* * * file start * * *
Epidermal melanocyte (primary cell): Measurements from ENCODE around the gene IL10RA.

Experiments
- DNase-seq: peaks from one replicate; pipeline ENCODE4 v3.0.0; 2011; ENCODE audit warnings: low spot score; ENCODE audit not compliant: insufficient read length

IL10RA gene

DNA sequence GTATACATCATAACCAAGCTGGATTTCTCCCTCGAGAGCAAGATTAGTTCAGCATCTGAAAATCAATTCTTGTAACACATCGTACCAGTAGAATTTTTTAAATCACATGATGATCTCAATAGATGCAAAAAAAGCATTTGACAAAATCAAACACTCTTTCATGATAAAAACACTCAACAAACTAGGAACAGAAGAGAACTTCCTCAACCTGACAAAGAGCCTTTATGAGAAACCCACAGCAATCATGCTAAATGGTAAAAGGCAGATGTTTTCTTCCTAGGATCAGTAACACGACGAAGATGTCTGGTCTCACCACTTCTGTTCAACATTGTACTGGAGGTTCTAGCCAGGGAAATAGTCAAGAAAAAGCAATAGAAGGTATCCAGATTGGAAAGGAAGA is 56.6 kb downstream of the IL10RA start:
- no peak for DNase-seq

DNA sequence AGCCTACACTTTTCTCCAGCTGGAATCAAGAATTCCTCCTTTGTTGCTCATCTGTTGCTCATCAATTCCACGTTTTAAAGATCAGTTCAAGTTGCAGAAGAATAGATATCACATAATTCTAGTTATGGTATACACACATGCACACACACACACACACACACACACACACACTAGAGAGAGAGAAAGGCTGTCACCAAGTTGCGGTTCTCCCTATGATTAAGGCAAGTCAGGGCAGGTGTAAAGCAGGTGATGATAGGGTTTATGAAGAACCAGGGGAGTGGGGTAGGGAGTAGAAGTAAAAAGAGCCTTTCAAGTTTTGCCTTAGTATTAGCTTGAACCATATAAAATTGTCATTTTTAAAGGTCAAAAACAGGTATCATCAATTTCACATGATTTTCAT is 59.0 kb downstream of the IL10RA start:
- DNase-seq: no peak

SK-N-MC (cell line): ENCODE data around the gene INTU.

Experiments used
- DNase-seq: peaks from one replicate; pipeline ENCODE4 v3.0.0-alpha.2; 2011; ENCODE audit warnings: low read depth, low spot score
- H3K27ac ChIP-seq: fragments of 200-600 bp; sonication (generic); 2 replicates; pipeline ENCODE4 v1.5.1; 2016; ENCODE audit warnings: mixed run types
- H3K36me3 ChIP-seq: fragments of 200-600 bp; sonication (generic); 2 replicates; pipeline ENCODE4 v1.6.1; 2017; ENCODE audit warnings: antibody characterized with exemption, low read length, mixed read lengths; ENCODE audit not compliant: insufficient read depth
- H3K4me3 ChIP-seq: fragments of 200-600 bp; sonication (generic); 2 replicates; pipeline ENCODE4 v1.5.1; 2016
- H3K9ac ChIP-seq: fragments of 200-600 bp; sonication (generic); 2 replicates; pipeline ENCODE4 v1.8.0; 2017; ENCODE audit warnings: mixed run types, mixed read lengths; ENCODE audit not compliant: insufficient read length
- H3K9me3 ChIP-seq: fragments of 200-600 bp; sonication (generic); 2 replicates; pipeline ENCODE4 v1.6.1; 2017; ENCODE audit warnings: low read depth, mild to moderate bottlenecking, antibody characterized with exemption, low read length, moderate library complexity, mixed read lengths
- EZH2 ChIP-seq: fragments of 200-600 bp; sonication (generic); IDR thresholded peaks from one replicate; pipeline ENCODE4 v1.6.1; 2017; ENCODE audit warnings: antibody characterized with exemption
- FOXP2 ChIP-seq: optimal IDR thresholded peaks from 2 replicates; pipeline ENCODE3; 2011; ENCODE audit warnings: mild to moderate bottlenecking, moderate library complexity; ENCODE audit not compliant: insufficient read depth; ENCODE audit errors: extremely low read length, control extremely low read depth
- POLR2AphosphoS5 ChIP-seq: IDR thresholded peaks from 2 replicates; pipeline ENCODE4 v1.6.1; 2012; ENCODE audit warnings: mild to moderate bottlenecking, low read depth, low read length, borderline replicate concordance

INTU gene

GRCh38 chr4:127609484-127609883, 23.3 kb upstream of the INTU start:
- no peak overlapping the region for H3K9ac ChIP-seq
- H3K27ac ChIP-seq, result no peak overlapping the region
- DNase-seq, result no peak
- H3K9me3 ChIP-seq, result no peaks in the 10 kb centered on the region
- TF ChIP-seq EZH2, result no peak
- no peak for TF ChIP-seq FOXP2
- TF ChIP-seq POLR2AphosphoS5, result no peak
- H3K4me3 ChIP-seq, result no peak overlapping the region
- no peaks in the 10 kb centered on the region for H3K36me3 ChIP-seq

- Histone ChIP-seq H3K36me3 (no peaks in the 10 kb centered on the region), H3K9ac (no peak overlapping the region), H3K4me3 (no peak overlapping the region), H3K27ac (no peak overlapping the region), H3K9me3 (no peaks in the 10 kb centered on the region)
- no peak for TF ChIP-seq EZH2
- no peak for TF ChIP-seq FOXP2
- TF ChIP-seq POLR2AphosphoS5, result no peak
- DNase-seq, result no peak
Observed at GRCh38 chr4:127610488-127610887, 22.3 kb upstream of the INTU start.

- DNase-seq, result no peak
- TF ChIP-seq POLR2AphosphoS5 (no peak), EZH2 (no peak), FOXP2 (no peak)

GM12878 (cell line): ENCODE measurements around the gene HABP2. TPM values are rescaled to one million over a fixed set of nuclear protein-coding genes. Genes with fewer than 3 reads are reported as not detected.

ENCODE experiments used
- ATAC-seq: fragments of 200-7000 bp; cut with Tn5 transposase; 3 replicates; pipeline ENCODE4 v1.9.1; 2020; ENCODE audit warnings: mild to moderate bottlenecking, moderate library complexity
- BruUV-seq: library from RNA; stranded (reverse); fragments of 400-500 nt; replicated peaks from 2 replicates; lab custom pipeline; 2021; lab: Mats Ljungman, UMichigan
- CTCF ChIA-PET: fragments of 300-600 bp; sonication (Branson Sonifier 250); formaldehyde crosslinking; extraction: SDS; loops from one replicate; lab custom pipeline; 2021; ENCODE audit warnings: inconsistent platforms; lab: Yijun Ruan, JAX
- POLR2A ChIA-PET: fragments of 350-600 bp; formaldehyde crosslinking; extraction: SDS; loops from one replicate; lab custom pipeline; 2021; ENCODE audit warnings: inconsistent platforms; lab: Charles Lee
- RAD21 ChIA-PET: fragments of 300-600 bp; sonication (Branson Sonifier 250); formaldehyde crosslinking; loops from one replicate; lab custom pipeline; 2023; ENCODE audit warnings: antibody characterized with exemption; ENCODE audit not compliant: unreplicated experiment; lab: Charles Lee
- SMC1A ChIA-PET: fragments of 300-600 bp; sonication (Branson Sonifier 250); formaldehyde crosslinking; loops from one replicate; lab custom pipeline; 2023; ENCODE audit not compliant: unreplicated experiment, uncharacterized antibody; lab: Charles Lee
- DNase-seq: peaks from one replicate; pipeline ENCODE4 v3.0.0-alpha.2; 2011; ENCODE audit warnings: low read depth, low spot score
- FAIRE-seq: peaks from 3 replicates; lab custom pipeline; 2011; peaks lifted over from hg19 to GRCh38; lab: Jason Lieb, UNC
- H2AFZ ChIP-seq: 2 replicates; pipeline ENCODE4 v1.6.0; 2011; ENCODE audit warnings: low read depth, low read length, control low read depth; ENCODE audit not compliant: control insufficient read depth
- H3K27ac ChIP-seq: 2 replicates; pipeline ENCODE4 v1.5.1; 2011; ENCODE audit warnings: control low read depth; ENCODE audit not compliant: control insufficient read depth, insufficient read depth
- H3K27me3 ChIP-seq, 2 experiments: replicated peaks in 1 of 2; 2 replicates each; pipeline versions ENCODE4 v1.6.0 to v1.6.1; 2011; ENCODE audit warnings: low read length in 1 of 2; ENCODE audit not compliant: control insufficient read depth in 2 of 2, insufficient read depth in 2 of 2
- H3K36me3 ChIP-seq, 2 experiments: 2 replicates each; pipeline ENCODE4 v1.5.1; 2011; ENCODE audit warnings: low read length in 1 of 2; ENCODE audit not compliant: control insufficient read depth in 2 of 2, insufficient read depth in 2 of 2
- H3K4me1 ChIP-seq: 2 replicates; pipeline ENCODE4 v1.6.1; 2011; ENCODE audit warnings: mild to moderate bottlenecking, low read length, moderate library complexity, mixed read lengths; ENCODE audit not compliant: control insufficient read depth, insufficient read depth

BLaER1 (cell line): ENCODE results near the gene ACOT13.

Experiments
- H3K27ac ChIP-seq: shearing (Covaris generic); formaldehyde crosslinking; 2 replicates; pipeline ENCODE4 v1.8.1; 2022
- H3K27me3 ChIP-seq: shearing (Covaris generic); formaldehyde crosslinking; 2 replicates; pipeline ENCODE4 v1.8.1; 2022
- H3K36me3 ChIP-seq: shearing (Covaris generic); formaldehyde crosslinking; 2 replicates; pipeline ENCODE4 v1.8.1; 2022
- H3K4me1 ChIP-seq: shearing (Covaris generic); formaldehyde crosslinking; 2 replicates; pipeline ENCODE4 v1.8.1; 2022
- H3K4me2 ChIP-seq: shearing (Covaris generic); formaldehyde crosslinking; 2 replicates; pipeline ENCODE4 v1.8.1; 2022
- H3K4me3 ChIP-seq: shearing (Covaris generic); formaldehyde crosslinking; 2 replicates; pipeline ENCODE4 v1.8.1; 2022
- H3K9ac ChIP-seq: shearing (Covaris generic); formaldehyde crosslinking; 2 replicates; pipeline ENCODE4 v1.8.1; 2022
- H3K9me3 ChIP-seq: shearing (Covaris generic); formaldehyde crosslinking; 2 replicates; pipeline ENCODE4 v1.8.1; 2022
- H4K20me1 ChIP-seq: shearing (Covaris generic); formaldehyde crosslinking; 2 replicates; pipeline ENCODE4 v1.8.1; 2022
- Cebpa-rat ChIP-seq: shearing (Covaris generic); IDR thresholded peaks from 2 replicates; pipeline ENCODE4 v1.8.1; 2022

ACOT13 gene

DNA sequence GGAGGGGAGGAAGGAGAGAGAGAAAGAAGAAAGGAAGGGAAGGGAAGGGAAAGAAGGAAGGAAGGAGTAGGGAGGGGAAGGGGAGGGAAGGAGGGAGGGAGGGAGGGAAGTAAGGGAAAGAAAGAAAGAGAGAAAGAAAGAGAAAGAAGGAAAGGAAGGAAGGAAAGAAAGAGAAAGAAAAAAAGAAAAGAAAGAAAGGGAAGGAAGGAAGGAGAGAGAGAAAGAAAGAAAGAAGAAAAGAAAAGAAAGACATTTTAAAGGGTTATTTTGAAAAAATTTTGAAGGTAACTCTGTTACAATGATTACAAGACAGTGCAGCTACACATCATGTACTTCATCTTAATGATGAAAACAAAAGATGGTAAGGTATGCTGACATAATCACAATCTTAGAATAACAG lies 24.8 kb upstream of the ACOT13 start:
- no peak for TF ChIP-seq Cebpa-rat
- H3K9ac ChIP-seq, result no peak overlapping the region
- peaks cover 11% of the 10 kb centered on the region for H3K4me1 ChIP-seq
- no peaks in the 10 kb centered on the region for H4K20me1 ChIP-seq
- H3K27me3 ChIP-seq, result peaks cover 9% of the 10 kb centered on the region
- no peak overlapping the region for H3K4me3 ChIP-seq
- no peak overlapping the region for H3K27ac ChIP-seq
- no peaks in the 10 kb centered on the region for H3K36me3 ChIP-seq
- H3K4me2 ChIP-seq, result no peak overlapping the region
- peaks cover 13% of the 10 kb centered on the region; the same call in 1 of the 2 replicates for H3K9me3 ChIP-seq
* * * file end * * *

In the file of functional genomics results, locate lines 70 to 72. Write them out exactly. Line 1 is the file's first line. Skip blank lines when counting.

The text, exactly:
- peaks cover 11% of the 10 kb centered on the region for H3K4me1 ChIP-seq
- no peaks in the 10 kb centered on the region for H4K20me1 ChIP-seq
- H3K27me3 ChIP-seq, result peaks cover 9% of the 10 kb centered on the region